1. 44.1 or 48 KHz is more than adequate for not only guitar processors but ANY audio processor. 88.2 or 96 K makes for nice marketing but, in reality, performance can often decrease when running converters higher than necessary. This is due to activity at the converters digital I/O pins injecting noise into the converters themselves. Personally I wish the industry would adopt a 64 KHz sample rate standard but this is for esoteric reasons.
  2. The dynamic range of a guitar, UNDER IDEAL CONDITIONS (i.e. inside a Faraday cage) is not much greater than 100 dB. To capture this you would theoretically need 17 bits (17 bits gives about 102 dB). To allow sufficient "overhead" one should add a couple bits. 20 bits is plenty and yields about 120 dB of dynamic range. Anything greater than 20 bits is marketing. There isn't a converter made that gets much better than 100 - 120 dB dynamic range in the real world. You only need 20 bits for that. AKM has these new 32 bit converters (AKM557x). This is comical as they only have 112 dB of dynamic range so they give 19 bits of data and 13 bits of noise. Once you put a guitar in a real-world EMI environment that dynamic range drops precipitously (60 dB or even less).

The ANALOG electronics before and after the converters is far more important. Knowing when to use JFET vs. bipolar op-amps, knowing how to select the right op-amp for the task, etc. far outweigh the sampling rate and advertised bit depth of a converter. Good quality components aren't cheap though.

Internal oversampling determines aliasing performance in nonlinear processing. The higher the oversampling, the lower the aliasing but the more processing power required (= $$$$). Aliasing noise can easily dominate output dynamic range. So, again, sampling rate and bit depth are immaterial in comparison to the things that really matter.

[13] All modern modelers use fixed sample rates for the processing. If they offer adjustable sample rates on digital outputs, i.e. SPDIF or USB then that is accomplished using sample rate conversion.

The Axe-Fx III does not have a sample rate converter. Never has, never will so we cannot offer adjustable sample rates on the digital outputs. No amount of wishing can add the feature.

SRC is not perfect. It adds noise and distortion although most modern hardware SRCs are pretty good. Software SRC tends to be better so if you really need a different sample rate then it is preferable to do it in your DAW. The other option is to simply use the analog I/O.

[14] The SHARC architecture is completely sample rate agnostic. Nowhere in the architecture is there anything even remotely fixed at 48kHz. It's a DSP and the sample rate can be anything you want from <1Hz to many thousands of Hz. This is true of almost all, if not all, DSPs. I'm not familiar with some of the other architectures (like the old Motorola/Freescale or the Analog Devices SigmaDSP) but I've used a LOT of architectures over the years (SHARC, SHARC+, C40x, C5x, C6x, C66x, and even one of the great granddads the AT&T DSP32C). I've even done bit-slice and word-slice and FPGA and I've NEVER encountered an architecture where the sample rate was not independent of the DSP.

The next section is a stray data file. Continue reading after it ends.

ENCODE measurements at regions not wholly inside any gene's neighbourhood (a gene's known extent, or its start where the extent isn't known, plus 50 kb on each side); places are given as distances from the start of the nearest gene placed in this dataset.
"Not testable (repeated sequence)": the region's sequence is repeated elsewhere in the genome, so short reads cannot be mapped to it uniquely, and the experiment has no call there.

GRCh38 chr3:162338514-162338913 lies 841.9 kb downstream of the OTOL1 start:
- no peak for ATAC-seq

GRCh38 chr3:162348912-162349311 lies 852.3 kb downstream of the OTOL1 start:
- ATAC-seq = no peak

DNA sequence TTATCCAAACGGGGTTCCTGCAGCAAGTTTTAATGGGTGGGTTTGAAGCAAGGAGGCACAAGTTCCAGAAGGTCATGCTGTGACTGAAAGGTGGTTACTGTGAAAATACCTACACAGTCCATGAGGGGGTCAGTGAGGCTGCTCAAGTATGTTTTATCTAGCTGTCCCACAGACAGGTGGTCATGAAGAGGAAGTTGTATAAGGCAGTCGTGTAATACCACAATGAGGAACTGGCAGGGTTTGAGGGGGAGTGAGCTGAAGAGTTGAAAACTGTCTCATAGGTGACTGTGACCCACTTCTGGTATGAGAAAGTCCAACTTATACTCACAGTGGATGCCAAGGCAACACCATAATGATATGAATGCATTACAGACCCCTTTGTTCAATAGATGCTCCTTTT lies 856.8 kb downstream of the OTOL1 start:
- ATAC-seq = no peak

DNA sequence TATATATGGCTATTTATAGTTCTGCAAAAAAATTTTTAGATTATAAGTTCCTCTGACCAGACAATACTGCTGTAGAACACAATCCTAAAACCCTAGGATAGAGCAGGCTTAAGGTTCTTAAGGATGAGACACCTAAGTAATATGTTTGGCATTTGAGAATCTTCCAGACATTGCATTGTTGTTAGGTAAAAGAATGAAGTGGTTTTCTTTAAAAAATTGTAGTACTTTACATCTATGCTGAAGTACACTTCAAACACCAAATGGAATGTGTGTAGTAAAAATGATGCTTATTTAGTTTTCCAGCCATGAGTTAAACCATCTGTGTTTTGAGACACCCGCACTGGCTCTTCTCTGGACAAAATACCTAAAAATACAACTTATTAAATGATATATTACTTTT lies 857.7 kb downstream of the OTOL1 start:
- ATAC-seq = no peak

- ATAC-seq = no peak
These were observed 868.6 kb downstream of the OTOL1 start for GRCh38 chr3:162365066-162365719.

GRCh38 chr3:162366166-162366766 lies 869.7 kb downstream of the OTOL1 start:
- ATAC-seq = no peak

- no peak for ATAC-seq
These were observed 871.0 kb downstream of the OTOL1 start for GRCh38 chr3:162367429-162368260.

More information can be found on these pages:

Master or slave device

The Axe-Fx II can be either master or slave when using digital I/O.


[15]The Axe-Fx II can be a slave. Set the Input Source to AES. It will derive its internal clock from the input stream. The input stream must be 48K. Note that SOMETHING must be the master in this case.

[16] One needs to be the clock master, the other a slave. Both need to be 48K. Check your interface settings

Word Clock

The clock source for the A/D and D/A converters is either AUTO/INTERNAL or SPDIF/AES.

Axe-Fx III/FM9 
Word Clock is recovered from the SPDIF/AES input signal. If no clock is present unit will fall back to internal clock until a clock is detected (current firmware).


[17] The Axe-Fx III has word clock.

[18] Yes via SPDIF/AES in (which actually works better as a word clock than a word clock input).

[19] If the Word Clock is set to SPDIF then you need to supply a signal to the SPDIF in to derive the word clock from. Otherwise the Axe-Fx is the master and you need to set your interface to be a slave.

[20] If you go to the I/O Menu it will tell you if the clock is locked or not.

 not supported through SPDIF.
AX8 and FX8 
not supported.
Axe-Fx II 
choose between:
uses the internal clock if the input source is Analog or USB, uses the recovered SPDIF/AES clock if the input is SPDIF/AES.
uses the recovered clock for all input sources. A valid 48 kHz data stream must be present at the AES or SPDIF input. If a valid stream is not detected, the unit will fall back to the internal clock and display "NO INPUT CLOCK!". The SPDIF/AES select must be set to the appropriate value, i.e. if the data stream is input to the XLR jack then SPDIF/AES SELECT must be set to AES.


[21] Set Word Clock to SPDIF/AES In. Connect a cable from the ULN-8 to AES In or SPDIF In. Set SPDIF/AES Select to appropriate input used.

[22] The Axe-Fx II will derive its clock from the AES/SPDIF when using Digital In. In Analog In it uses its internal clock.

Computer audio and DAW

Getting audio to and from the computer

To get audio into (and from) a computer, an audio connection has to be established.

Available options depend on the hardware. Read I/O specifications if you want to know more.

To connect analog outputs and inputs to a computer (XLRs or jacks), a hardware audio interface is usually needed. The interface sits between the processor and the computer's I/O ports. This usually is a USB, Firewire or Thunderbolt interface. An analog connection means that the D/A conversion has to take place at the processor output and A/D conversion at the computer's input.
 A digital connection avoids the need for digital/analog conversion. To connect digitally, use one of the available options: USB Audio, SPDIF or AES. SPDIF and AES may require an additional audio interface between the processor and the computer. The AX8 and FM3 only support SPDIF output, not input. The FX8 does not support digital audio.

The I/O menu provides level controls for the digital signal.

When using a USB-C to USB adapter on a newer Apple computer, plug the USB-C adapter into a the port on the Mac first, allow it several seconds to wake up and then connect a USB cable and the unit into the adapter.